“I must admit that I was surprised at what I could achieve. I still believe the raw files are slightly sharper, but the OOC jpgs. (which have some added smart sharpening in Photoshop) were better than I imagined. Setting the noise reduction parameter to its minimum seems to have kept the files nice and crisp with none of that characteristic smearing and softening.It is early days, and I’m going to need to do a real-world shoot to see if I can live with these jpgs. There are also issues about dynamic range and CA removal, but since I’m still planning to shoot raw files as well, I can work on any “problem” files in my usual way. Its an alternative I will explore more and see what I get from it.Finally, this has all struck me as to how much a generation of “lab rats” we digital photographers are. From the days of film when we were just one element in the whole process, with film manufacturers, processing labs and repro. houses all fulfilling vital roles, to now, when we do it all. I’ve been totally digital for over 10 years now and while I obviously spend more time on this than most people, I don’t think I’m particularly unique in terms of what many professional photographers do. The double vision was a bit of a wake up call, and it very clearly says to me that I can’t go on working in the way that I have been. And while I concede that heavy duty darkroom work could also have its problems, this constant use of computers for everything may well have long-term repercussions that we are as yet unaware of. Hopefully I can solve my “problem”, particularly as driving home with one eye closed is not something I want to do a lot of!!” (Read full article and view images on SoundImagePlus)
My 2 Cents on RAW vs JPEG
The RAW Mindset
There are a lot of photographers out there who swear by shooting RAW images, and I am not here to bash them in the least because many are highly talented professionals. But if I were to make a big generalization and break RAW shooters into 2 categories, they would be…
- Seasoned Pros who take their time before shooting to make sure lighting, white balance, ISO settings, etc. are set they way they want them before shooting (in other words, getting it right in the camera).
- Those who shoot a gazillion pictures without worrying about anything because they’re thinking that “I’ll just fix the pictures in post” (in other words, they use RAW as a safety net).
Please understand that I’m not judging either. I mean, whatever works for you… But I’m thinking that one of these 2 groups is going to spend a lot less time in post.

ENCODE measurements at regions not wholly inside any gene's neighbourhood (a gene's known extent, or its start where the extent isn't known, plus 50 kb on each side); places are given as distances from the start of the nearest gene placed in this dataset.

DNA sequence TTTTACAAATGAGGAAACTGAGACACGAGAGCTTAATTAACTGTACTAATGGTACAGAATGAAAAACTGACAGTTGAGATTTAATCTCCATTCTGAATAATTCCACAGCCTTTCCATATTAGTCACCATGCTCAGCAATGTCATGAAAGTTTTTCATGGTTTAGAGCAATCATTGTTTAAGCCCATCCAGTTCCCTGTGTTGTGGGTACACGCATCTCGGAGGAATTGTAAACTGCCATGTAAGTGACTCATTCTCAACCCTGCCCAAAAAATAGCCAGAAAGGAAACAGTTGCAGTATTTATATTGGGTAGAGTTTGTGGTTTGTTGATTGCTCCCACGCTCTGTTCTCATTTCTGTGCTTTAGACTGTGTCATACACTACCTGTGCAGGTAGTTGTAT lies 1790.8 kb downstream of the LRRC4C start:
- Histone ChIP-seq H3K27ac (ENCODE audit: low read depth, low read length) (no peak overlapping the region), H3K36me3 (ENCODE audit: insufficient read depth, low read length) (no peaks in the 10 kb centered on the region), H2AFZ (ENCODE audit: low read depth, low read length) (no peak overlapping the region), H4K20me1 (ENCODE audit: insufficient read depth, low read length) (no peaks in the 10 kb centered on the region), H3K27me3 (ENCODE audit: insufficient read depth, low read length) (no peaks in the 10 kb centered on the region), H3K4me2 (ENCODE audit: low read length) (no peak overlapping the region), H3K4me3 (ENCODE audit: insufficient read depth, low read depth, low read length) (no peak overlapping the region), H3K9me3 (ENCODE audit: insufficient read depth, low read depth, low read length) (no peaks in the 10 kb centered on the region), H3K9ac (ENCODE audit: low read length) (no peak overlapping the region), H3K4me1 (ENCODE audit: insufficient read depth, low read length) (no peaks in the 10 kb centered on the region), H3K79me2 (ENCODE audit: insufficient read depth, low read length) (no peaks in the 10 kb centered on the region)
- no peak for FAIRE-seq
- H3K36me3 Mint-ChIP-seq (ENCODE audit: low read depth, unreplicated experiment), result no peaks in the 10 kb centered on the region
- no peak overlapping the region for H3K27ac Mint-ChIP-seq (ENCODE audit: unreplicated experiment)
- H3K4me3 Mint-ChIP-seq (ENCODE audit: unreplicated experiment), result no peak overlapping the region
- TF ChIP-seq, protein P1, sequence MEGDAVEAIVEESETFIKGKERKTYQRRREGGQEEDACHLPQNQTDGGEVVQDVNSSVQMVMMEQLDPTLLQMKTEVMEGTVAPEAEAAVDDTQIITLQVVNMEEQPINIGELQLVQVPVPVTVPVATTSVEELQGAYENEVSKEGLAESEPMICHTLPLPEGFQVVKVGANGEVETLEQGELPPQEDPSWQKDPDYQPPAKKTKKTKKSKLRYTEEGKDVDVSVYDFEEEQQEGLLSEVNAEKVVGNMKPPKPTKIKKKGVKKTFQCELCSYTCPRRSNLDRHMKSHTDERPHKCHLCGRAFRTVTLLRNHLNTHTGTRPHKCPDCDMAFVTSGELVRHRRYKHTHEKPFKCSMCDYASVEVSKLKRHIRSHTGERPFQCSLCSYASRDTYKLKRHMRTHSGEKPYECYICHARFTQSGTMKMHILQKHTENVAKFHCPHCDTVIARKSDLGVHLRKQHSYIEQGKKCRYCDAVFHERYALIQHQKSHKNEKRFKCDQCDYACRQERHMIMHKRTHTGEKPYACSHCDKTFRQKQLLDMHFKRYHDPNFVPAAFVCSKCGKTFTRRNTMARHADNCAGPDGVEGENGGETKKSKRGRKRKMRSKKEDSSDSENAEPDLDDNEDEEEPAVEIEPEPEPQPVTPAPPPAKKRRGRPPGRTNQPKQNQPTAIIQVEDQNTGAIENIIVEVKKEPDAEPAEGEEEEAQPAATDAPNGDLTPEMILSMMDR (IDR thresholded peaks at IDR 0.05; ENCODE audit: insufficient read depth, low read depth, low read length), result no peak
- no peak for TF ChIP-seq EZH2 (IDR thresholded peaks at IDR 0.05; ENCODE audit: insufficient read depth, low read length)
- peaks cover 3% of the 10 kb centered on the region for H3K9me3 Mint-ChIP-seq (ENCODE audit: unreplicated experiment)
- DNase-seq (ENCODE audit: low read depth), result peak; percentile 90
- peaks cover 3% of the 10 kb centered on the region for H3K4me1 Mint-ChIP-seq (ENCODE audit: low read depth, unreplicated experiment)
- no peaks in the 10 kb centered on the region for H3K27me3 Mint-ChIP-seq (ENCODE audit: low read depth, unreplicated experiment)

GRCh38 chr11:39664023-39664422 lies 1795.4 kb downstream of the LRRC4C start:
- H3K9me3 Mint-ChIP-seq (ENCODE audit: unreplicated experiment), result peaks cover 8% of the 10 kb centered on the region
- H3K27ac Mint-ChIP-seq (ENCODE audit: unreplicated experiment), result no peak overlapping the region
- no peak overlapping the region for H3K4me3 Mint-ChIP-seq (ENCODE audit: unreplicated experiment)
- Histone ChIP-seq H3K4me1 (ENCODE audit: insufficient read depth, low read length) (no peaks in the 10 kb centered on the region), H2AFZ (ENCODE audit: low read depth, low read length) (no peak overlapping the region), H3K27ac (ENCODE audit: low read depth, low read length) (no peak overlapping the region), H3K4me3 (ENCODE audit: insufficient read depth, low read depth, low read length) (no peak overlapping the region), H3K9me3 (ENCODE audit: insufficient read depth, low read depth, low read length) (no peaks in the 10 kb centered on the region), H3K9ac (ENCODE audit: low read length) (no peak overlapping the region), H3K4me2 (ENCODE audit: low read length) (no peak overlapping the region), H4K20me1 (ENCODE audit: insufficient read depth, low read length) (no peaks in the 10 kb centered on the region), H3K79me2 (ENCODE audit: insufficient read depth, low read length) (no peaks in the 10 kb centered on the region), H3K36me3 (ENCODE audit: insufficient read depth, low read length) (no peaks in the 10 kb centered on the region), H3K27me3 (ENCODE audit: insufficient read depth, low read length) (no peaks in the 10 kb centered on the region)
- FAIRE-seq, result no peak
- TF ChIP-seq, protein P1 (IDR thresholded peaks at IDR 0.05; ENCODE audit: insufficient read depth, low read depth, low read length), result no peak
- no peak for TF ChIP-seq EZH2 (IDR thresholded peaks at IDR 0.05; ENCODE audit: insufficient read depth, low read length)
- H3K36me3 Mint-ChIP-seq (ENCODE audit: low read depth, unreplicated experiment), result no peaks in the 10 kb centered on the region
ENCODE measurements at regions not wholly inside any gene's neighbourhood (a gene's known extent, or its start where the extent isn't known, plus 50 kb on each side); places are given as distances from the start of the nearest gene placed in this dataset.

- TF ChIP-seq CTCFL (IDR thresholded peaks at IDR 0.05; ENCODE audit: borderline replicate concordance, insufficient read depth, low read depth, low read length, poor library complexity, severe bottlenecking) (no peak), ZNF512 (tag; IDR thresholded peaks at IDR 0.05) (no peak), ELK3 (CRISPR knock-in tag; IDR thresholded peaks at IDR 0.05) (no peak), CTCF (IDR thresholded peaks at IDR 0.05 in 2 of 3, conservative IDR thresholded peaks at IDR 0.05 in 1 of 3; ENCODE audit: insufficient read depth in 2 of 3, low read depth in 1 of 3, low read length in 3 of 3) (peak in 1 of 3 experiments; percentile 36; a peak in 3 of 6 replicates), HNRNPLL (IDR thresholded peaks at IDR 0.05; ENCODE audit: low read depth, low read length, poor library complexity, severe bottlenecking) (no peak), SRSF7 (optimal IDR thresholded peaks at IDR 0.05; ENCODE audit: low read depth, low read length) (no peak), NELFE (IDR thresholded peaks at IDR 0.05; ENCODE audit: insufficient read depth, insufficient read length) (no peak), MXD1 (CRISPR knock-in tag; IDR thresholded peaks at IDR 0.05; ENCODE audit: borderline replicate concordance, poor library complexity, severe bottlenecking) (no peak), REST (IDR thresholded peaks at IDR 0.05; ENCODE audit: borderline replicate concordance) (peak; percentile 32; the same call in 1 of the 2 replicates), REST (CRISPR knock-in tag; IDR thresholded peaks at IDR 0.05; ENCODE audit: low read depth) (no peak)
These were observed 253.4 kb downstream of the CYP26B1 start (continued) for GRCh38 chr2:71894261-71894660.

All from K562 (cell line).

RAW vs JPEG and Hybrid Photography
Now we get down to the nitty gritty. The crux of the matter, if you will. As we enter into the new era of Hybrid Photography, where the lines between photos and videos will become increasingly obscured, it becomes even more important to cultivate a mindset of getting it right in the camera. After all, you don’t have as much latitude editing video in post as you do with RAW files (at least not yet), and when you’re putting together a Hybrid project, you’ll want your still photos and videos to look like they belong together. This is one of the most powerful aspects of today’s Hybrid Cameras. They allow you to quickly and easily set up the camera to capture images the way you want them to look before you take the shot, and you can instantly see what the results will look like on the camera’s screen or EVF, so there’s little, if no guesswork involved.
Photo purists, take heart. There will always be room for RAW shooting, but if you’re goal is hybrid then make sure your capturing JPEGs too, and take a few seconds to set up your shot so that you can at least be close to getting it right in the camera. Then you’ll spend less time in post, less money on opticians and more time shooting more photos and videos, or just enjoying your life! (For more on the issue, here’s a RAW vs JPEG Hybrid Hangout that some of my colleagues recorded a few months back – Great discussion!)
Here are some of our favorite Hybrid Cameras
(From most expensive to least expensive)